Africa: mine the sun… the energy is there


Louis Shaffer

Africa: mine the sun… the energy is there

These are the words of Louis Shaffer, Distributed Energy Segment Manager, Europe, Middle East and Africa Region, Eaton during an exclusive interview with South African Builder following his participation in two panel discussions at the Africa Energy Indaba held in Sandton in February – one on the future of the energy mix in Africa and one on how to maximise the renewable opportunities in Africa.

The myriad power solutions being examined and rolled out across Africa include the high-end long-term and costly infrastructure power utility projects such as coal-fired and nuclear installations, solar thermal plants, geo-thermal plants and extensive wind farms – through to the more modest yet highly effective photovoltaic (PV) solar panel arrays.


A PV solar array installation at the Hospital-de-Labe in Guinea

Large scale power generation entails large investments, long project lead times and complex investor and project management requirements. In contrast, small and medium scale PV solar is affordable, straightforward to install – even in rural areas – and is extremely efficient. “The future for Africa’s power is without doubt going to include a large proportion of solar power,” said Shaffer. “Whilst the larger power generation options are still necessary and will forge ahead at government level – private homes, schools, clinics communities, company buildings and urban segments are all able to take advantage of solar with immediate results. For Africa, solar is the way forward for the majority of such solutions.”

Drone in Uganda Solar Now SunFunder SolarNow Uganda Aerial Drone Photos of Solar Projects

For Africa, solar is the way forward

Furthermore, the cost of energy storage continues to drop dramatically,” continued Shaffer. “Lithium-ion batteries (Li-ion) projects are being built now that are four times larger than a few years ago, but at less than half the price, equating to a 90% drop in cost. And constantly improving technology will continue to drive this trend. Furthermore, the life of Li-ion batteries projects are often more than 10 years, making them a much more attractive option to conventional lead-acid batteries when coupled to a PV solar panel array.”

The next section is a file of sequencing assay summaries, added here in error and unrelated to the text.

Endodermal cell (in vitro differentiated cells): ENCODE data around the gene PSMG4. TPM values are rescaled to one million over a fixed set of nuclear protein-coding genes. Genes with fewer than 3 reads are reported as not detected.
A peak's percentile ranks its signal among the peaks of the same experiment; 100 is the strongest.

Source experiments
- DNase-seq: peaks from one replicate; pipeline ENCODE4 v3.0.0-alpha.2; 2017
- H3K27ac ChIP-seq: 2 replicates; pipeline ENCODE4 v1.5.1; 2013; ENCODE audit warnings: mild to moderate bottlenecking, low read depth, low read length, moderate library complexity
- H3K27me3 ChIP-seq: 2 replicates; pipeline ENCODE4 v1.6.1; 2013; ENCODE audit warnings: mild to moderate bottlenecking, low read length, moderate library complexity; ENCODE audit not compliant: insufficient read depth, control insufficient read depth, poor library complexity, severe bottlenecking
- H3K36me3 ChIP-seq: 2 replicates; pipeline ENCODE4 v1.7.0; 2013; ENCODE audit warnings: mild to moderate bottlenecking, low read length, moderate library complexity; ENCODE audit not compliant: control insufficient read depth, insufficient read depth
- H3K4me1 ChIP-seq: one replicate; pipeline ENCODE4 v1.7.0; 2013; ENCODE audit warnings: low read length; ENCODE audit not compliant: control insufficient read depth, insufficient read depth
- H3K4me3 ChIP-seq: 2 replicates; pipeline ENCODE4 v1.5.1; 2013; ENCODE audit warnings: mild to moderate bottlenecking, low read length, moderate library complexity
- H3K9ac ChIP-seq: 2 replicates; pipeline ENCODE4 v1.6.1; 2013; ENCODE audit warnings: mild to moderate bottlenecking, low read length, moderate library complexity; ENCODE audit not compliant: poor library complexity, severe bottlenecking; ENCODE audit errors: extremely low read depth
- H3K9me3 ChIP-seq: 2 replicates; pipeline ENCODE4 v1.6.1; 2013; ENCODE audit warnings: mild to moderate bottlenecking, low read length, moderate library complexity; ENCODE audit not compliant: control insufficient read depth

Couple this with the fact that rapid drop in the price of solar, and affordability is no longer a blocker for rapidly increasing access to low cost electrical power for Africa”

Is there a “quick fix” for Africa? “Mine the sun,” replied Shaffer. “The continent has an abundance of solar energy which can be tapped quickly, cost effectively and efficiently. Through community, small urban projects and corporate solar installations – coupled to effective storage systems – these installations can play a key role in stabilising the grid. In fact one such site was told afterwards that they had actually improved the performance of their local grid.”

Louis Shaffer has a BSc in Engineering Physics from the University of California at Berkeley. Having worked in the US, Asia, and Europe, Louis is currently based in Eaton’s EMEA headquarters in Morges, Switzerland.

His career of more than 20 years has included progressively higher positions in engineering, sales, service, and marketing.

Louis has worked for Eaton since 2011, where he is currently the Distributed Energy Segment Leader for Europe, Middle East, and Africa for Eaton’s Electrical division.

Energy increasingly comes from diverse sources, impacting all aspects of power generation, distribution, and end user usage. In his current role, Louis focuses on how the rapidly growing applications and technologies for energy storage and micro-grids, can solve the challenges that come from this changing energy landscape in both developed and emerging markets.


The Khi Solar One central tower CSP plant near Upington, South Africa (Image: Abengoa)

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